I long presumed that if asked, SFPD would just say that they illegally commandeered the park land for parking because its parking lot doesn’t suffice, and that the Recreation and Parks Department condones it. Now that Park Station has a new captain, I decided to finally ask for the answer. It turns out my presumptions were only mostly right.

Raj Vaswani, the Park Station captain since June, said the path is actually blocked to protect bicyclists from police drivers.

Officers driving cruisers had some “very close calls with bicycles/skaters because of the way that lot/path’s location created a danger to the bicycles,” Vaswani wrote in an email. “As officers pass that fence threshold, if someone is riding a skateboard/bike, by the time the front of the car creeps out to view the path they are in danger of hitting the police car exiting.”

So, SFPD barricaded the path with parked SUVs to separate bike traffic from the fence, so that bikes are visible to exiting drivers, according to Vaswani. Apparently, this problem only emerged in recent years.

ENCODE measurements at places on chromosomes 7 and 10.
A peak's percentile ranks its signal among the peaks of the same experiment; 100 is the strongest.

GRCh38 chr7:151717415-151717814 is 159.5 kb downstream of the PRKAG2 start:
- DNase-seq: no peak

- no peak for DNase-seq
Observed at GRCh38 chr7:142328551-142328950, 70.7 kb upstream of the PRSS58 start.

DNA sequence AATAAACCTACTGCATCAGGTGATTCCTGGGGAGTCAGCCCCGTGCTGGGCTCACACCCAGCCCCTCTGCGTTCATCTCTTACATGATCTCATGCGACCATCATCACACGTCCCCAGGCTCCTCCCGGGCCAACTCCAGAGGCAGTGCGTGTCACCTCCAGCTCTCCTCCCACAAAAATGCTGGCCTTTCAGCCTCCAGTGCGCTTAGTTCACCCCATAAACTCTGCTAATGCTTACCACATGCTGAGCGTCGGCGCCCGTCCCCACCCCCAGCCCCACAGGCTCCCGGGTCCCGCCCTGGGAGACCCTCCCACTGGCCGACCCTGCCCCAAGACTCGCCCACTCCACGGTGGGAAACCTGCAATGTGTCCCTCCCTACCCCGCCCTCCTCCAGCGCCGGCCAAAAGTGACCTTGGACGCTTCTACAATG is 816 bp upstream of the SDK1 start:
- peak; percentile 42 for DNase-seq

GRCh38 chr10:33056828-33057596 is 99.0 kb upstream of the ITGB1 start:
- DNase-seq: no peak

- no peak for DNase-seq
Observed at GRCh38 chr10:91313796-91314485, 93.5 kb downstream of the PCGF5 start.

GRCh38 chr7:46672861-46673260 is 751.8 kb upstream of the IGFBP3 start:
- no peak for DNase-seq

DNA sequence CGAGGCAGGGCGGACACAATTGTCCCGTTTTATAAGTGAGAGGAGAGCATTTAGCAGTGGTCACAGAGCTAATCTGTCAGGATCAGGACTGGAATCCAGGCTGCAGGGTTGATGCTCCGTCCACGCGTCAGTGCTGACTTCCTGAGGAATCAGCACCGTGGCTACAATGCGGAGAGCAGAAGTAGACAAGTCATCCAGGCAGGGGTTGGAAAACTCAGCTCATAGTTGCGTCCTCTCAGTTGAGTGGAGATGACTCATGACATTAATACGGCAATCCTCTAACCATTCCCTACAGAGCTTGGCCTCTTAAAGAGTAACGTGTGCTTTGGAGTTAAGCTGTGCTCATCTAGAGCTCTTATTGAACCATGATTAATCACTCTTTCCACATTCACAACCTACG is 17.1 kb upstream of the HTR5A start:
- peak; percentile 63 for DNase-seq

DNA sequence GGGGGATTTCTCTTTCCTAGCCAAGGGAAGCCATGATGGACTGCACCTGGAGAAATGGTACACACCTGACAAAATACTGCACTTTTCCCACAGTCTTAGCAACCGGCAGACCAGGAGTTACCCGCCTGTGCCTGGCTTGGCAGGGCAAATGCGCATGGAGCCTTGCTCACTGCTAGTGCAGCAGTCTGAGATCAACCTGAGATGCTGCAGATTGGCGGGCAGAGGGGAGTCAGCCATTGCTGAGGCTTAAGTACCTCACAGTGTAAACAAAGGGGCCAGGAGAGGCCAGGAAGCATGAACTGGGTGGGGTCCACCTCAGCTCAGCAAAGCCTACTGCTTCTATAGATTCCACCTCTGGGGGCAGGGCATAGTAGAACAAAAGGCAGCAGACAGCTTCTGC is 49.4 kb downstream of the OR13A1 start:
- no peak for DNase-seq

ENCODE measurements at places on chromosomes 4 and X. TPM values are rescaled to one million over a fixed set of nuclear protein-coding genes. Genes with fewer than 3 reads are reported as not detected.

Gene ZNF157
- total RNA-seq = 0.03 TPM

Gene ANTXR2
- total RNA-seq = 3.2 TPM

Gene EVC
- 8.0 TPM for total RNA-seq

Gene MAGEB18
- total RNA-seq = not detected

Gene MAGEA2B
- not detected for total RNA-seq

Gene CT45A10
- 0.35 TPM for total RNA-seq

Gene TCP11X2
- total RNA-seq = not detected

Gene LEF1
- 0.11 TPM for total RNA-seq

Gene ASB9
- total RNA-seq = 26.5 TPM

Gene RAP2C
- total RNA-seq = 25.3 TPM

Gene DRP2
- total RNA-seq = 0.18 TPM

Pedestrians can still squeeze past the police vehicles, but Vaswani said the intent is to block bicyclists and skateboarders, who don’t appear to be allowed on that side of the path anyway: Only the path continuing on Kezar has markings that indicate a shared bike/ped path.

“Those vehicles are not there for storage, actually we have room in the back and our lot,” Vaswani wrote in an initial email, referring to the over 300 spaces in Rec and Parks’ adjacent Kezar Stadium parking lot.

But when I followed up with a question about the private autos stored on the would-be grass patch, given that Vaswani said “we have room,” he responded by saying that they don’t have enough room for the private cars of officers and staff at the station:

We have all officers park outside of the gate because inside the gate we can hold mostly marked/unmarked police cars. This station was designed as a police stable / small station back in 1910, we now have over 96 employees that work out of Park District. There was a budget request for long term capital improvement project to expand the lot, but some of those projects are on a 10 year facilities plan. We have coordinated w/ Parks & Rec to allow us to use that unimproved area for officers vehicles.